PA: No, there shouldn’t be any possibility of misreading them at all. Now, I am assuming you want me to comment independently on the statements before I “marry” them for you! We do agree - albeit problematically - that the mid-1980s is a rough dateline for the gradual emergence, continentally, of this new literature that is referred to, in the case of Nigeria, as third generation writing. In Nigeria, the publication of Harry Garuba’s poetry anthology, Voices from the Fringe, as well as the publication by the Association of Nigerian Authors and Update Publications of Afam Akeh's Stolen Moments, Uche Nduka's Flower Child, Emman Shehu's Questions for Big Brother, Kemi Atanda Ilori's Amnesty, and Idzzia Ahmed's A Shout Across the Wall and Esiaba Irobi's Cotyledons make the late 1980s a particularly useful timeline for the beginning of this writings’ journey toward disciplinary presence, local canonicity, and public discoursing. Now, Voices from the Fringe, alone assembles 100 poets and that is already an indication of numerical strength. And only recently, Jerry Agada published the first volume of his anthology, Five Hundred Nigerian Poets, which contains three hundred, mostly third-generation, poets. Mind you, we are still speaking of poets exclusively. It would be difficult for you to find this level of national massification elsewhere in Africa. What we often find are instances of a few massively successful and internationally postcolonised examples as Zimbabwe’s Tsitsi Dangarembga and Yvonne Vera, or Uganda’s Moses Isegawa exemplify. South Africa perhaps comes closest to the Nigerian situation with the post-apartheid generation exemplified by the likes of the late Phaswane Mpe, Lesego Rampolokeng, Lesego Molope, and my good friend, Gabeba Baderoon. The South African’s have outlets of generational visibility such as Chimurenga and the young voices online project. In Francophone Africa, the migritude or ‘children of the postcolony’ rank keeps expanding within the likes of established novelists like Waberi, Alain Mabanckou, Kossi Effoui, Bessora, Fatou Diome, Sami Tchak, Alain Patrice Nganang, Nathalie Etoke, etc but that does not even begin to approach the Nigerian situation. Apart from numbers, a good number of indices allow us to talk about generational self-fashioning and consciousness in the Nigerian situation. One important index is, of course, anthologising. Look at the number of post-Voices from the Fringe anthologies of poetry and short stories - E.C. Osondu's For Ken, For Nigeria; Toyin Adewale's and Omowumi Segun's Breaking the Silence; Nduka Otiono's and E.C. Osondu's We-men, Toyin Adewale's 25 Nigerian New Poets; Bunmi Oyinsan’s Wandering Leaves, Diego Okenyondo’s After the Curfew Nduka Otiono and Diego Onkenyodo’s Camouflage: The Best of Contemporary Nigerian Writing. Unoma Azuah is currently working on yet another anthology of poetry. A cursory look at the voices privileged in these anthologies as well as the thrust of editors’ introductions will buttress the idea of a peculiar generational self-consciousness. And don’t forget that this generation self-defined largely in local newspapers in the 1990s: the Guardian Literary Supplement, Vanguard Arts, Times Literary Supplement and, of course, the most significant of them all, The Post Express Literary Supplement. This may however not be apparent to a Western audience only just getting acquainted with this writing through the success of, say,  Abani, Adichie, Atta, and  my maternal cousin, Segun Afolabi on the one hand, and  through the occasional glance in that direction by magazines such as  Wasafiri, on the other. So, this generation found its voice and defined itself largely on the literary pages of newspapers in the late 1980s and the 1990s with voices like Afam Akeh, Amatoritsero Ede, Ike Okonta, Remi Raji, Akin Adesokan, Nduka Otiono, Maik Nwosu, Obi Nwakanma, Wunmi Segun, Lai Adeniji, Mike Jimoh, Onookome Okome, Lola Shoneyin, Unoma Azuah, Uzor Maxim Uzoatu, Chiedu Ezeanah, Sola Olorunyomi, Ogaga Ifowodo, Obododinma Oha, Toni Kan, and yours truly being extremely crucial to the process. So keen was the sense of generational divide at this time that Remi Raji and Nduka Otiono had a prolonged newspaper spat over Otiono’s review of Raji’s first collection of poetry, A Harvest of Laughters. Otiono had reviewed it without sufficiently marking a generational boundary between it and Niyi Osundare’s Waiting Laughters. Toni Kan and I also had frequent brushes with Odia Ofeimun. If you are looking specifically for how these writers’ creative works self-consciously make a generational claim, you hardly need look beyond Ogaga Ifowodo’s famous poem, “Theme of the Half-Child (Conversation with Wole Soyinka)”, a sort of performance-based offering in which a third-generation poet-persona debates/addresses Soyinka’s generation. There is also, of course, Uche Nduka's Chiaroscuro which, as far as I am concerned, is a poetic historiography of the new generation. There is really no shortage of examples of generational consciousness, critically and creatively speaking. Generational self-consciousness does not however mean that the new writers submit to the thematic Ur-texts of preceding generations: the ritualism and cultural/political nationalism of the first generation, and the revolutionary aesthetics of the second. This new writing is marked by a narrative dispersal and decentralization that makes it difficult, theoretically, to place it in neat compartments as was largely possible with antecedent generations. And this decentralization is part of its distinctiveness. So, I don’t see the contradiction in the two statements: they are happily married!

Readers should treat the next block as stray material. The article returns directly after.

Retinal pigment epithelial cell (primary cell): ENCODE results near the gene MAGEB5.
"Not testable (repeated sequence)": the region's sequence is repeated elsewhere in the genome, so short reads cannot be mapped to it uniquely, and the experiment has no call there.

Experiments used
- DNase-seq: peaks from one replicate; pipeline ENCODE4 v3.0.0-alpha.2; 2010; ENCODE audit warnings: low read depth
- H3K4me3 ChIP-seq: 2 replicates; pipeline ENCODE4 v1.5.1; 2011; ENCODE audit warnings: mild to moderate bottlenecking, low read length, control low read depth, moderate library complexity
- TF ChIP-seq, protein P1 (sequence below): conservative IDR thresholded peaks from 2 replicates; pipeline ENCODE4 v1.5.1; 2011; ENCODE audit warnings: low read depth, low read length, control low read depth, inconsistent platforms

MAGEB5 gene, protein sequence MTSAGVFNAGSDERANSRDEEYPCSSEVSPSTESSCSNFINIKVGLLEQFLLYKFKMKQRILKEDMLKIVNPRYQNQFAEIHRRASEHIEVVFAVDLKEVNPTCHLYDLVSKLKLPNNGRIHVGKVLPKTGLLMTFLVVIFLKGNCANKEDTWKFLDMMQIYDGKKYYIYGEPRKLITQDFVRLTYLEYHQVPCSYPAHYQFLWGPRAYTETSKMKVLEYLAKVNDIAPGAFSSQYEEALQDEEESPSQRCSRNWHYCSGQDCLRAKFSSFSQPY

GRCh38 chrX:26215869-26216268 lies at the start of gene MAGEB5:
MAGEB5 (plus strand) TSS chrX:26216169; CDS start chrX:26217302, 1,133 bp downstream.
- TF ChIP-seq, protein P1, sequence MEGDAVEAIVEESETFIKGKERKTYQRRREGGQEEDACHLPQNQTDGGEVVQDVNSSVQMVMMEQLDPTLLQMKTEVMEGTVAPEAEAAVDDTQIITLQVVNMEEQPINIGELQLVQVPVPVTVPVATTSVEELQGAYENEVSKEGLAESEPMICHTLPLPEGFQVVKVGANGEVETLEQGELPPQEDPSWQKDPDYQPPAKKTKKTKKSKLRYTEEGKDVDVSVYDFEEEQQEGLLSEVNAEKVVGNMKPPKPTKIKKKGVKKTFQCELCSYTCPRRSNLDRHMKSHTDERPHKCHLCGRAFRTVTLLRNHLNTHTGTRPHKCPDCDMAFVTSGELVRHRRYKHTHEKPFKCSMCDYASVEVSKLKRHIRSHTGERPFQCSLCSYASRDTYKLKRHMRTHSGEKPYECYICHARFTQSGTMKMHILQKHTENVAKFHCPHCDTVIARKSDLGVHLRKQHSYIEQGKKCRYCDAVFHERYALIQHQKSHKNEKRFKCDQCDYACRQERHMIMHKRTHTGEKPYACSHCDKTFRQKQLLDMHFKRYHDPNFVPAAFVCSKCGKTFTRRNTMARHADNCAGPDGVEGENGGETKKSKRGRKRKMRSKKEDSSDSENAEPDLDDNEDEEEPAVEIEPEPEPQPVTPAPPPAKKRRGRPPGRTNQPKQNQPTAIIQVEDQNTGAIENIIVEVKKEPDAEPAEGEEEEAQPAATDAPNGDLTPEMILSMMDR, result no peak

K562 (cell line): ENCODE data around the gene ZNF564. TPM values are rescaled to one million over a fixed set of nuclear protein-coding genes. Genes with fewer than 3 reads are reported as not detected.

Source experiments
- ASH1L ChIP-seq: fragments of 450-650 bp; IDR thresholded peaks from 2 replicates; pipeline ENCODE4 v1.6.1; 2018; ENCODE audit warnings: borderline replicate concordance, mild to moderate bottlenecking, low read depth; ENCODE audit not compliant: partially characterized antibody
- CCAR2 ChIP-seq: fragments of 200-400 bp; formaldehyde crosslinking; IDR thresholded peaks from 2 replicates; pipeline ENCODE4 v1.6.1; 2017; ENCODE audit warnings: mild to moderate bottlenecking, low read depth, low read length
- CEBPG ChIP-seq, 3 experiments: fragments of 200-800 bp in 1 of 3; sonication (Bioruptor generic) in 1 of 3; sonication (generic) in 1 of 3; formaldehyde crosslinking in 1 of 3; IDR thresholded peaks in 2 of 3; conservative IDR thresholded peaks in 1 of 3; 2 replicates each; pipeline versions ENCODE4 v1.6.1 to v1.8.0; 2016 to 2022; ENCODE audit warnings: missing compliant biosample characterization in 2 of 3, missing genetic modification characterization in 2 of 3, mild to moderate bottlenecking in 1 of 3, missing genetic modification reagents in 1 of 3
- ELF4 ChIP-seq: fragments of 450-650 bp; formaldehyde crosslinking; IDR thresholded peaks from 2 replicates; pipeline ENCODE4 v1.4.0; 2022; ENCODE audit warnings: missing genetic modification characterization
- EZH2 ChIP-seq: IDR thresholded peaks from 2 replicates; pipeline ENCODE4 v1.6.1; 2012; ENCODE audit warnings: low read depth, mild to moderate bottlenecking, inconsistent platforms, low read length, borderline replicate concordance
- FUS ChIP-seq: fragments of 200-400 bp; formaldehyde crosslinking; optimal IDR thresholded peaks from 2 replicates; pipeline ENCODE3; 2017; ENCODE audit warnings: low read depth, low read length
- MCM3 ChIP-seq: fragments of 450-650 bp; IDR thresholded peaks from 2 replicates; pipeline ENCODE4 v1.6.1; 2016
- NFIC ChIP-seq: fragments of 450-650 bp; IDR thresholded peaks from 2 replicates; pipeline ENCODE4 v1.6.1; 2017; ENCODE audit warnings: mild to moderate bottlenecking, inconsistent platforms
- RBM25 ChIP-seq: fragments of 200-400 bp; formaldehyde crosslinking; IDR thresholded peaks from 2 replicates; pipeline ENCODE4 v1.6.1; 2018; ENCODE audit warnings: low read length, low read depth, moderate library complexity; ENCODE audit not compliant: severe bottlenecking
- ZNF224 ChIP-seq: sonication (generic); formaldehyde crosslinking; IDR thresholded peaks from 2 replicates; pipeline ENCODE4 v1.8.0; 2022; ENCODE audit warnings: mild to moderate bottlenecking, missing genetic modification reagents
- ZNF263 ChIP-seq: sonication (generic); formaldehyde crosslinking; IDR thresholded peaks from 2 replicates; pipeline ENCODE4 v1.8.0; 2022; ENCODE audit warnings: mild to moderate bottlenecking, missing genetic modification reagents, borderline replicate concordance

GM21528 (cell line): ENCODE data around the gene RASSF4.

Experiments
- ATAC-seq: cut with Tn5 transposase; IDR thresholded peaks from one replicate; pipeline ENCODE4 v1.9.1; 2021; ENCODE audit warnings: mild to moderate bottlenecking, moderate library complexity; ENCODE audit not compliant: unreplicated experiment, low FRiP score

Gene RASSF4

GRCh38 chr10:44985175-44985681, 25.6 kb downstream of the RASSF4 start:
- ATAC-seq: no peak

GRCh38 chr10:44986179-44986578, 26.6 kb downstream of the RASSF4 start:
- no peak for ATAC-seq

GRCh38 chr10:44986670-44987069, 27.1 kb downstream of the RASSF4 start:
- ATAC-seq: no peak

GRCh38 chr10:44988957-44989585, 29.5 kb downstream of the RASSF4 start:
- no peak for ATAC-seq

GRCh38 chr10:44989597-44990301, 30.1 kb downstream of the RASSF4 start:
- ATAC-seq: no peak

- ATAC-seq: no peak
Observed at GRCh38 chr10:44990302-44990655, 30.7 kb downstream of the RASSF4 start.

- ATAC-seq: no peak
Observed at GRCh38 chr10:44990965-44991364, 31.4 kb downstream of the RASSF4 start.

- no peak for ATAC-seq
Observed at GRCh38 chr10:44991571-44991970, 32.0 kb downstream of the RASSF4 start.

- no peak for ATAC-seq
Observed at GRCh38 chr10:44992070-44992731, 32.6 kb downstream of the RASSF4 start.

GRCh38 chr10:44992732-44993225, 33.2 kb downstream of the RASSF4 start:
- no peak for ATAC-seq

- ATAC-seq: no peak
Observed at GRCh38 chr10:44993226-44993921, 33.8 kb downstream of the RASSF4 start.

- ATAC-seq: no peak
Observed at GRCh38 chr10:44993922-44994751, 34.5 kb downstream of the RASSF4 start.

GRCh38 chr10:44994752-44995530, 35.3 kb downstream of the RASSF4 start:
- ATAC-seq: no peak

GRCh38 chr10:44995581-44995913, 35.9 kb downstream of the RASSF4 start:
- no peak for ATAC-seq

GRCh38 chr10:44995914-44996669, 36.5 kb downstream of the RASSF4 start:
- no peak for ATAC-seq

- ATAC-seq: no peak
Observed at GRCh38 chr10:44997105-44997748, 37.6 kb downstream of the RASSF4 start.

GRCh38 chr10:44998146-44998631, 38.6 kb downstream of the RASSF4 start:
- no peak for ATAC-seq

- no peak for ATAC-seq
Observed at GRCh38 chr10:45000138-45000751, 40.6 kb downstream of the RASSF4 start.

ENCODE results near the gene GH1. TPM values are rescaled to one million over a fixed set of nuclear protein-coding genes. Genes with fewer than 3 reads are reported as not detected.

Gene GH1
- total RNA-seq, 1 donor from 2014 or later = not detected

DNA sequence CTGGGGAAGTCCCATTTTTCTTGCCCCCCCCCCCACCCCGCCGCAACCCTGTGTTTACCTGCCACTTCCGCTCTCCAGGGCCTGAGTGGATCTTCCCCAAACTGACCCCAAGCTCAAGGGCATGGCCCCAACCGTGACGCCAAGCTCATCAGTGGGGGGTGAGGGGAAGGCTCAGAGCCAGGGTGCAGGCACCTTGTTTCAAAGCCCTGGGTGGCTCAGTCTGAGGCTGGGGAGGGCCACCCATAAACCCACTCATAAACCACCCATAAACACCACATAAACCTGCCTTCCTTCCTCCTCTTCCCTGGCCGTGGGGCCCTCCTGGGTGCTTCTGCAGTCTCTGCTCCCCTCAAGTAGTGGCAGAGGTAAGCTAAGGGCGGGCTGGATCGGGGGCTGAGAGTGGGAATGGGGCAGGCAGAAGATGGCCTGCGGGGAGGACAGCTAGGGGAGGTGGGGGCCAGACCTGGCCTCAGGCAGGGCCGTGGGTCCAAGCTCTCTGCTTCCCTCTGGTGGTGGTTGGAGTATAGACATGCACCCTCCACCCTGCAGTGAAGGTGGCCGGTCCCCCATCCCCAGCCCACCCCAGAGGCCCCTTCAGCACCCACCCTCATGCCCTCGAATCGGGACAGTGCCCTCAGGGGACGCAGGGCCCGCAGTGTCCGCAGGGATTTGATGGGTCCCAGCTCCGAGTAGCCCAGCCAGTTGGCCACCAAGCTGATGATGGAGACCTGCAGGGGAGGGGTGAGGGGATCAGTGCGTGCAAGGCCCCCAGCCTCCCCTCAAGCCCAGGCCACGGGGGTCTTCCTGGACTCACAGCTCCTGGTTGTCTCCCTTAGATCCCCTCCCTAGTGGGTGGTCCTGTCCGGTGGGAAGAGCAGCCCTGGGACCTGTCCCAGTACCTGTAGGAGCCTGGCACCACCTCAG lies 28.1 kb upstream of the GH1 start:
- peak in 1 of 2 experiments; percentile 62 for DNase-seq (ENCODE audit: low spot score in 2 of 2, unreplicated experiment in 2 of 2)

Go to part 2 of this interview